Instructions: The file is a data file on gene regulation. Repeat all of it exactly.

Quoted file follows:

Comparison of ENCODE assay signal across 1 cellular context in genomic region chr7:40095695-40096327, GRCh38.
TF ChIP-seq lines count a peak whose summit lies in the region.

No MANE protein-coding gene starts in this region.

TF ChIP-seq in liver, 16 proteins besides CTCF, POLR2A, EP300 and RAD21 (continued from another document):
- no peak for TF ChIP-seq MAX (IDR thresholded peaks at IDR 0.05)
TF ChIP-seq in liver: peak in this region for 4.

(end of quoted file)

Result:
Comparison of ENCODE assay signal across 1 cellular context in genomic region chr7:40095695-40096327, GRCh38.
TF ChIP-seq lines count a peak whose summit lies in the region.

No MANE protein-coding gene starts in this region.

TF ChIP-seq in liver, 16 proteins besides CTCF, POLR2A, EP300 and RAD21 (continued from another document):
- no peak for TF ChIP-seq MAX (IDR thresholded peaks at IDR 0.05)
TF ChIP-seq in liver: peak in this region for 4.